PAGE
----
It's a safe bet that voters in the Toledo Public Schools district had something more aesthetically pleasing in mind than a bunch of nondescript concrete-block structures when they approved a massive school construction plan in 2002.
This is a once-in-two-lifetimes opportunity, so it's distressing to learn that school officials are attempting to save money on the $821 million project by using cheap building materials on the facades of the new Bowsher High School at South Detroit and Arlington and the new Leverette Middle School on Manhattan Boulevard.
To its credit, the Toledo Plan Commission turned down earlier requests from TPS to penny-pinch on the reconstituted Start High School and Libbey Middle School, and the commission would be well advised to take the same hard stance and protect the visual integrity of the Bowsher and Leverette projects when it meets next Thursday.
Given the huge amount of money being invested in the overall plan, which will replace 57 schools and renovate seven others, TPS residents are entitled to architecturally appealing buildings. After all, these schools are expected to house TPS students through the better part of this century. They should be built both to last and look good. If abiding by Toledo's zoning code means additional cost, then so be it.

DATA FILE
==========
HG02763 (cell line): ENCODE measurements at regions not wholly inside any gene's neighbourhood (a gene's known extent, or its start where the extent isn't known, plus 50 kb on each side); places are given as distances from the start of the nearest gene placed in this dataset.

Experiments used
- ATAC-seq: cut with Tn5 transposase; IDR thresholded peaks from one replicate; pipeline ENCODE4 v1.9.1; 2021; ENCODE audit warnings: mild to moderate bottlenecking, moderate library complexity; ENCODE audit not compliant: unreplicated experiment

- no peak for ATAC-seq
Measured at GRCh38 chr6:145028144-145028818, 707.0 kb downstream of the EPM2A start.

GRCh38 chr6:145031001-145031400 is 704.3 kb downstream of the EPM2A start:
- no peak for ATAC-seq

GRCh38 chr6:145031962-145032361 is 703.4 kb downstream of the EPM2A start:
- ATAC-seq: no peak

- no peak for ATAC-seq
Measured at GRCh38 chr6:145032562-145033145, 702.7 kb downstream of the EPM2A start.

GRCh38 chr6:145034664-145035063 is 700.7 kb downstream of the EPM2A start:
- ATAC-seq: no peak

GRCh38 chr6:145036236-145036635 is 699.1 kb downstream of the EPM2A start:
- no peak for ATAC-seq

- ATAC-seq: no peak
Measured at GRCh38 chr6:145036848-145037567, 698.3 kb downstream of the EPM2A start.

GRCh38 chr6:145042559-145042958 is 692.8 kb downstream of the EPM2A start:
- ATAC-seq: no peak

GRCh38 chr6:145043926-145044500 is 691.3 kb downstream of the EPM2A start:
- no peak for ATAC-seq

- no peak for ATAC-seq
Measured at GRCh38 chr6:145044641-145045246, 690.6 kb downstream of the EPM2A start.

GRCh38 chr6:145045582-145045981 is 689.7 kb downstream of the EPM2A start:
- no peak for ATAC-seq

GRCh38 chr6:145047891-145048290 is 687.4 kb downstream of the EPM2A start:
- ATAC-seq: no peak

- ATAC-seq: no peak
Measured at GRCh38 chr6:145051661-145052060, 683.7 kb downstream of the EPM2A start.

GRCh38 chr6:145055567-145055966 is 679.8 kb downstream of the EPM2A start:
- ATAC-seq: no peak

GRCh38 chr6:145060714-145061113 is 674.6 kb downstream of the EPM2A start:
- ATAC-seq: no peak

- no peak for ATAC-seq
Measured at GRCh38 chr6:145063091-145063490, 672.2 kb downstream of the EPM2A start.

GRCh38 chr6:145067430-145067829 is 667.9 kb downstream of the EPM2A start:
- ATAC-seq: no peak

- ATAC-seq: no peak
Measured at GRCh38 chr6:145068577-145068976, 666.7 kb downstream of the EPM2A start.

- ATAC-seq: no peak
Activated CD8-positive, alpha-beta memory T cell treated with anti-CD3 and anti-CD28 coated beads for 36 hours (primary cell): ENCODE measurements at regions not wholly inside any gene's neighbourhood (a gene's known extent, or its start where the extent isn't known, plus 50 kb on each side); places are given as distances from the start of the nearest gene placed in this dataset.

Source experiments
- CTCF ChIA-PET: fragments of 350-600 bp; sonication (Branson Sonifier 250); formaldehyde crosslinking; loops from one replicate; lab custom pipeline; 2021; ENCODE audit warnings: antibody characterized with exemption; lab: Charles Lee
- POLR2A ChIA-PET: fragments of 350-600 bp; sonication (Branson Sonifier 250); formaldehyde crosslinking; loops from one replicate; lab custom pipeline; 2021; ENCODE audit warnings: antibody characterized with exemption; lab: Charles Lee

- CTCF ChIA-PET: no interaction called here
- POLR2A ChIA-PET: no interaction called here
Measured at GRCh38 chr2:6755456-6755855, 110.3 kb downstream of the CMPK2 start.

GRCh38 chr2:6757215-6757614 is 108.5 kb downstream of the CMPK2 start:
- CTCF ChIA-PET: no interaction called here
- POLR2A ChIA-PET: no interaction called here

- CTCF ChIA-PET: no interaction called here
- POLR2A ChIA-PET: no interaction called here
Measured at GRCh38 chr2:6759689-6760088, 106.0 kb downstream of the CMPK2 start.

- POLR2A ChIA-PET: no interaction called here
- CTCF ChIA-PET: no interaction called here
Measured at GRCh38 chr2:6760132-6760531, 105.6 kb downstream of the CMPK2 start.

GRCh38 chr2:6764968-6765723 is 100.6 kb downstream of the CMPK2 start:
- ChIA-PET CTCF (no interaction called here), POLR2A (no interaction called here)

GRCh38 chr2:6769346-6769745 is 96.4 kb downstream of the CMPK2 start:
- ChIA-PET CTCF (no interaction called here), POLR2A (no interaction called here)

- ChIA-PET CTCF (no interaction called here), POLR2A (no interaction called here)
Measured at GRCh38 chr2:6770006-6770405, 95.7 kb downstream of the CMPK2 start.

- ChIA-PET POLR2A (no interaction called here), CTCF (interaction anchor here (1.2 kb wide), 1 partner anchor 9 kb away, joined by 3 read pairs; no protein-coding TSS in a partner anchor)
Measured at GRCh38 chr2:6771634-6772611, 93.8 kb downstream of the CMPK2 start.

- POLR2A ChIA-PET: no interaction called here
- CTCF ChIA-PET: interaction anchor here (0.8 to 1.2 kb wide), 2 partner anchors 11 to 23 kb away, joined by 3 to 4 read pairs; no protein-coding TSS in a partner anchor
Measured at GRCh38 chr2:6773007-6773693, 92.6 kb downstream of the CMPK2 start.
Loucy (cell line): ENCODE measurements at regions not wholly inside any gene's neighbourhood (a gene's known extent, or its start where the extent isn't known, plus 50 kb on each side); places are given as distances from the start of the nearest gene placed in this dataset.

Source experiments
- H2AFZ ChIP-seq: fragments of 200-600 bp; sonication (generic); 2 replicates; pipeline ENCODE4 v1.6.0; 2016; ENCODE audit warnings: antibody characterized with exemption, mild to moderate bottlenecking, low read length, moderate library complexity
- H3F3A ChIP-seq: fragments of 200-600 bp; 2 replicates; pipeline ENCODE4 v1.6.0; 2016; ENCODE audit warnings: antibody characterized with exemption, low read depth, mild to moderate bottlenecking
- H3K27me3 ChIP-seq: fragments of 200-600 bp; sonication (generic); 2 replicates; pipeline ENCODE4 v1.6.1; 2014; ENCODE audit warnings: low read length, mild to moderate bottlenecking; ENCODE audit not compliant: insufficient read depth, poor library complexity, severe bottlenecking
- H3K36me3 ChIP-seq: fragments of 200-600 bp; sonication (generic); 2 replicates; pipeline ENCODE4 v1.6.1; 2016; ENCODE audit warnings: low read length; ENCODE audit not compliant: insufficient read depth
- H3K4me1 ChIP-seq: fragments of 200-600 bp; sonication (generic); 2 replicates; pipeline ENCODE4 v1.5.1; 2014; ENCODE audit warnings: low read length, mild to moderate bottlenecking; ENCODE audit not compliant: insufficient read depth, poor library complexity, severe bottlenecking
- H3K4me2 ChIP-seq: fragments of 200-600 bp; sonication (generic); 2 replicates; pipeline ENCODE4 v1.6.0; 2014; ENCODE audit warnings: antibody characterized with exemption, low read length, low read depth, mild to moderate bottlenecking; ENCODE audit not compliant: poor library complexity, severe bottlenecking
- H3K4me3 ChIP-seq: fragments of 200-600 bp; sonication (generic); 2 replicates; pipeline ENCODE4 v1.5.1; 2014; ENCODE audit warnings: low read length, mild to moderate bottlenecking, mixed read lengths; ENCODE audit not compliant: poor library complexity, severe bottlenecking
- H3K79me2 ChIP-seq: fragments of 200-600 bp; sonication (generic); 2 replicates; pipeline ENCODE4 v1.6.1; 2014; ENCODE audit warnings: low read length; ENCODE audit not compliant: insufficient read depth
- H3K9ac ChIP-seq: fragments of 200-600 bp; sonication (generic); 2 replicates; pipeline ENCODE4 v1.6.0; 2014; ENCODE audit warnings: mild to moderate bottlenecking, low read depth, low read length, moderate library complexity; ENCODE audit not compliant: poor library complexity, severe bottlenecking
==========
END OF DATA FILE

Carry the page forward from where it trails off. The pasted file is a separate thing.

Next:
The city code, which is more stringent than the state's school design manual, sets certain standards for building facades as well as for landscaping and irrigation. TPS is seeking waivers of these provisions, notably to use concrete blocks for 80 percent of the facades at Bowsher and Libbey.
With costs rising for building materials, especially steel, we can understand the desire of TPS officials to save money. Forgoing such amenities as landscaping and irrigation is one thing - those can be added later. But concrete blocks are permanent.
There was a time when aesthetic qualities of school buildings were recognized as an essential part of the educational process. It should be that way again.
Several existing city schools - Libbey High School comes to mind - have unusual and pleasing architectural features that made them worth saving rather than candidates for destruction. We should not expect any less for the buildings put up in their place.
This is particularly true since the state is supplying 77 percent of the project's total cost. TPS taxpayers are paying 23 percent via a 4.99-mill bond issue approved two years ago. Surely they want buildings of asethetic and architectural merit.
The 21st century is being heralded at the state and national levels as a time for the regeneration of American education. Cutting corners on construction of Toledo's schools would be a poor place to start.